- What is the social definition of grandparent?
- Do grandparents have rights in the UK?
- Grandparents rights commonly forgotten about after a divorce
- What are the benefits of grandparents rights?
- How does divorce and grandparents’ rights affect children?
- What are grandparent’s visitation rights?
- Can a parent deny a grandparent visitation?
- Get access to your grandchildren where contact has been stopped or restricted following separation?
- How to get grandparents rights without going through a family court or family lawyer
- Can grandparents apply to the family courts for access to grandchildren
- How long does it take to get grandparents rights
- Getting access to your grandchildren when your child does not have access
- Parents not letting grandparents see grandchildren
- In what circumstances may a parent not let grandparents see their grandchildren?
- What can I do if a parent is not letting grandparents see grandchildren following a court order being in place?
- What is reasonable contact for grandparents?
- Can Grandparents get custody of their grandchildren?
- Grandparents rights after death of a parent
- Grandparents rights to secure a child court order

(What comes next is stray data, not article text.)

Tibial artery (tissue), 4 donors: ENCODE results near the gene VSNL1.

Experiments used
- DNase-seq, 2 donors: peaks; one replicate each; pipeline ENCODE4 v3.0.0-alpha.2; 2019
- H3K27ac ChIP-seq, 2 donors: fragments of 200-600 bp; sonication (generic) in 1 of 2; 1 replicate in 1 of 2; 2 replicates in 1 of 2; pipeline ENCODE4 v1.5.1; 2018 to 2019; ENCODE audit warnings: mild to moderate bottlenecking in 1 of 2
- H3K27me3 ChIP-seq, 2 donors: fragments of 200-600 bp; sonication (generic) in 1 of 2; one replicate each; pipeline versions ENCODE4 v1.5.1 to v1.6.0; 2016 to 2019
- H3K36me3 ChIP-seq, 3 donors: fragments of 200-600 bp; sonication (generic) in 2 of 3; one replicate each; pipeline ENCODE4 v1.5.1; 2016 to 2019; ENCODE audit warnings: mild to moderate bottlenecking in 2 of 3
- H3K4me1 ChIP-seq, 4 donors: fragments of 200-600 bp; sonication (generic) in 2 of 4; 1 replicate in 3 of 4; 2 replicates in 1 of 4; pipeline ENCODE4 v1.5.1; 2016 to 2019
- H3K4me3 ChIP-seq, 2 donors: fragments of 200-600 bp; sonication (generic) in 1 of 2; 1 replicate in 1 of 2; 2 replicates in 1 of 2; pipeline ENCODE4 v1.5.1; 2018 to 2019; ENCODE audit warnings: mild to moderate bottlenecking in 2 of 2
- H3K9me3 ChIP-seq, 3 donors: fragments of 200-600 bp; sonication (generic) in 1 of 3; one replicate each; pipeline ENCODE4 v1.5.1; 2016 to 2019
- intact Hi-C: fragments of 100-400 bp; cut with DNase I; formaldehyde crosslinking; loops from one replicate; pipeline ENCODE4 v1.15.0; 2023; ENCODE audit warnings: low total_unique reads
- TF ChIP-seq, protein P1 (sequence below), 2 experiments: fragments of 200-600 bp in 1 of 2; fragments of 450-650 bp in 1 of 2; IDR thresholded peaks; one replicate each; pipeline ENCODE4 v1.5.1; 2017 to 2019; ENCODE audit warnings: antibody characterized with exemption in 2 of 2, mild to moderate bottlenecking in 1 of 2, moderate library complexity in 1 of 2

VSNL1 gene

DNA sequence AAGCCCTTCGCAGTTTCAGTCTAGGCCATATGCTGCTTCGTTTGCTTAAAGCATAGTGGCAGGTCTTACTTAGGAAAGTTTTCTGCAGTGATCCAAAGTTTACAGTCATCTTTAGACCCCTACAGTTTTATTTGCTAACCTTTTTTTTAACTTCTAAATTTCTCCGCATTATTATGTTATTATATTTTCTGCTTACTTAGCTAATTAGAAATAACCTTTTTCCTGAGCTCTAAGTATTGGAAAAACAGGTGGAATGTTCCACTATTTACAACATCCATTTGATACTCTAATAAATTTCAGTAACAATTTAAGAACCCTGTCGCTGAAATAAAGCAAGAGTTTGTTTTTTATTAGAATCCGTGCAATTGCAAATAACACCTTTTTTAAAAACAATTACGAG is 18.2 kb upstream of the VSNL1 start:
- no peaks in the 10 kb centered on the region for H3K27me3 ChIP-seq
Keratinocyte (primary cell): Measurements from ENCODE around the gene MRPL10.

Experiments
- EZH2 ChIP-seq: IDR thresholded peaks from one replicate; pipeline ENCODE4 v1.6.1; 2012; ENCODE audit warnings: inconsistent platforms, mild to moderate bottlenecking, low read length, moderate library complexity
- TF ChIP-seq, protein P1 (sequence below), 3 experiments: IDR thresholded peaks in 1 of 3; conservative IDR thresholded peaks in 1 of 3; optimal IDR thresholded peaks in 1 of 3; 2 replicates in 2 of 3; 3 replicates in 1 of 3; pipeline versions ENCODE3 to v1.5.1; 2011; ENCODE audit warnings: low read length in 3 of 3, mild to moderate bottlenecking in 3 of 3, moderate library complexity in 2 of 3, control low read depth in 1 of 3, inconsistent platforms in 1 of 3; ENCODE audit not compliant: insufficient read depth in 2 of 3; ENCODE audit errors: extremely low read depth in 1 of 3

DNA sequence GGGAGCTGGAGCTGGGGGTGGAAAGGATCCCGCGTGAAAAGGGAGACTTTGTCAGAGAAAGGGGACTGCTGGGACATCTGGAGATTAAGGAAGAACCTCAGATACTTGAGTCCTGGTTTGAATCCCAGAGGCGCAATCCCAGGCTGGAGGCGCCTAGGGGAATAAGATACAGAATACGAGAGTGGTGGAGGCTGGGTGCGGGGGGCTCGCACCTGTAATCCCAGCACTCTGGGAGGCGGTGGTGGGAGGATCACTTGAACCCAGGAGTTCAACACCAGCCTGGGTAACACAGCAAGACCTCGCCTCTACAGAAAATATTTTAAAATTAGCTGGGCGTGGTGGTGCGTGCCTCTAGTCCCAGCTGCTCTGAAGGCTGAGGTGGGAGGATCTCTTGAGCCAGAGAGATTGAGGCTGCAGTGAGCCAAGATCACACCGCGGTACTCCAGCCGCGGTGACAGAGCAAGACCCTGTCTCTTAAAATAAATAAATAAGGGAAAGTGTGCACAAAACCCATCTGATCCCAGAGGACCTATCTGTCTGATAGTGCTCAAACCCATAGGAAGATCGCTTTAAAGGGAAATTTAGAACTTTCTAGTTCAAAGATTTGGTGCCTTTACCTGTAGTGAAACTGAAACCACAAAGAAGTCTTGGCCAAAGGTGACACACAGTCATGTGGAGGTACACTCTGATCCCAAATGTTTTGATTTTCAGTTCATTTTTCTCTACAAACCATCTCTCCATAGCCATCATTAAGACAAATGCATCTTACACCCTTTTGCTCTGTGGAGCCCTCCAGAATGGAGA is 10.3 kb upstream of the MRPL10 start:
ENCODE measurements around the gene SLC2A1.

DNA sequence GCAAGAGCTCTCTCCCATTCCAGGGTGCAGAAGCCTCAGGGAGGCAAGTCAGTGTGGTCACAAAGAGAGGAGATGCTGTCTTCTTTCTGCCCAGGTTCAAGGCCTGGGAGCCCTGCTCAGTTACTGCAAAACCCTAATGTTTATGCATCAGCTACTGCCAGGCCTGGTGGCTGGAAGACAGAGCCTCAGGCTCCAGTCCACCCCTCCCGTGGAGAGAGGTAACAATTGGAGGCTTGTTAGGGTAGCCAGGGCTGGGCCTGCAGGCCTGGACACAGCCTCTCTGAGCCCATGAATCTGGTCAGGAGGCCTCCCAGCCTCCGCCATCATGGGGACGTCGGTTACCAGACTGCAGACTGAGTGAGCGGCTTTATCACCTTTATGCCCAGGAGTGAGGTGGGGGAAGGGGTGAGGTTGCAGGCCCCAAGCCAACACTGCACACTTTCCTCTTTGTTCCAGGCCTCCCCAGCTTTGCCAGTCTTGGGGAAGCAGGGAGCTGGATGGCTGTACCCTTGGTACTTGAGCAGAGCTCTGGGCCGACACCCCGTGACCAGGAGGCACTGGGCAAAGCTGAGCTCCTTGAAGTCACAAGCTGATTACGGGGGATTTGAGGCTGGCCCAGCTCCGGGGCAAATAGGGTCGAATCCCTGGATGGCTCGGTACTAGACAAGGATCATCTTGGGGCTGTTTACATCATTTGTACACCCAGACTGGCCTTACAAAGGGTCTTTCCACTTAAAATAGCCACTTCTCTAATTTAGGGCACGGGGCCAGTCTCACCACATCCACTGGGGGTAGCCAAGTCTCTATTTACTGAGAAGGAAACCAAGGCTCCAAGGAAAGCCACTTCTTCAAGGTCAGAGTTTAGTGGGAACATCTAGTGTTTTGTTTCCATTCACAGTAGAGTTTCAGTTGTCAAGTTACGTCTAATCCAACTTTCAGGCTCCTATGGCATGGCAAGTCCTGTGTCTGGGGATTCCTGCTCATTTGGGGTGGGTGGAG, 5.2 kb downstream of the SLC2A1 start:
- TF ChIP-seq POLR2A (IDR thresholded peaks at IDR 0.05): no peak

- Do Grandparents have any parental responsibility over their grandchildren?
- How to manage divorce and grandparents’ rights?
- What are the benefits of getting early legal advice on divorce and grandparents rights?
Grandparents rights are often the first to be forgotten about when family life becomes unsettled or disrupted following a divorce or separation of the parents.
Many family members including parents and grandparents will be concerned about whether they would be able to have contact with their children and grandchildren.
Our family lawyers are often asked what are grandparents rights when they are denied access to their grandchildren. The unfortunate reality is that there are no automatic rights to contact with the grandchildren for grandparents. Family courts however do recognise the role that grandparents have to play in their grandchildren’s lives and will usually grant access to grandparents for their grandchildren unless there is evidence of abuse or violence.
What is the social definition of grandparent?